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What It's Like Living at the Mercy of Migraine

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I lift my head gingerly off the pillow this morning, and every morning, to know what kind of day I will live. When I awake with a full-blown attack, it’s often too late to “rescue” the force of the event I will face. If I lift my head and find it heavy to hold up, with that all too familiar deep pain in the right side of my neck, along the occipital nerve, my fate for the earlier future is still up in the air.

Sometimes I can stop it—that is if I can function well enough to break the glass vile, open the packages of syringe and filter needle, fill the syringe with medication, change back the end of the syringe from the filter to the needle, and give myself an injection in my thigh. If I can think clearly enough to remember the anti-nausea medicine, I may be spared an additional agony.

If the pain moves to a throbbing, pounding pain behind my right eye, I haven’t caught it in time, and the nausea and vomiting are much more agonizing, trying to survive, having my head and arms lying on the toilet seat as I try to vomit away the nausea. Migraine has now taken ownership of my body and my psyche.

Another distinct possibility is that what I’ll carry with me this day and likely at least several more is extreme tightness in the right side of my neck, with pain so great in this one tiny spot deep in the muscles along the occipital nerve, I long for someone or something to bear down there with as much pressure as possible. The trigger points at the base of my skull feel like swollen knots, very tender to the touch. This day will be, with luck, “just” a functional day, one where I can carry on with only the skeleton of living.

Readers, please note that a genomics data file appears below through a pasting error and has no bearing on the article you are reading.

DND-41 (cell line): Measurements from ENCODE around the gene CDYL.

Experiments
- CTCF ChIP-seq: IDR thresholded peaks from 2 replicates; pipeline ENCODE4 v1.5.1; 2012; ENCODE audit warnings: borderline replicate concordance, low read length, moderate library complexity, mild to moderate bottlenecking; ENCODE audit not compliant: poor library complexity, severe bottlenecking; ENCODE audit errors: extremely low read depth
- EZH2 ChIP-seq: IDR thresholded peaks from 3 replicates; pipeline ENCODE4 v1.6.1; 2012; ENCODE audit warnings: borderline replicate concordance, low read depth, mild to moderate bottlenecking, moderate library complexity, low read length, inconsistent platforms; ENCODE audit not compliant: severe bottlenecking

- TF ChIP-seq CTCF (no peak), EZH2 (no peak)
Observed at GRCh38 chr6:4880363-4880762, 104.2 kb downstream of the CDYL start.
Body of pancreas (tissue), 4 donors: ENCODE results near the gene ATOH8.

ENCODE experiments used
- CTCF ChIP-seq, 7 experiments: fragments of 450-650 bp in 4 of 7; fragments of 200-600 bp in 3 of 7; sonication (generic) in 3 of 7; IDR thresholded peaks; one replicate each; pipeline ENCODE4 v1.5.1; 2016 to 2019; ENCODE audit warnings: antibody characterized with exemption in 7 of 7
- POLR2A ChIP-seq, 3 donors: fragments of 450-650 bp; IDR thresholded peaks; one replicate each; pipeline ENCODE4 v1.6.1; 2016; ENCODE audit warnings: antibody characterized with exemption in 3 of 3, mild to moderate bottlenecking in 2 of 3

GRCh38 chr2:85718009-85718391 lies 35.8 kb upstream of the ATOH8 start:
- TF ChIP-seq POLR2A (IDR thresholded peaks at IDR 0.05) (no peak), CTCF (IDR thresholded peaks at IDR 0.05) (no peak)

These are the “functional” days, when I also carry the other, sometimes “invisible” parts of living with migraine: cognitive, memory and psychological effects… The awful truth is that many of my symptoms, when in a “functional” stage, I can hide from all but close friends and family, but the hiding is such a struggle and further supports the opinion of so many that “It’s just a headache.” Much of migraine is invisible to most and lonely for the migraineur.

What’s not invisible is the ecstasy of waking up and knowing right away that the migraine cycle has broken; I lift my head on these days feeling like a real force has moved out of my brain and body; suddenly, I’m me again. Do some people wake up this way most days?

I never have more gratitude and mindfulness than I do when I experience this “lift.” I pay attention to all the beauty of the day, and I have energy because now I can live rather than exist—at least for this moment.

Excerpted from “I Know Upon Awakening” by Kathy O’Shea in So Much More than a Headache: Understanding Migraine through Literature. Edited by Kathy O’Shea. Copyright © 2020 by The Kent State University Press. Used with permission.

Getty image by Natalypaint

Originally published: March 15, 2021
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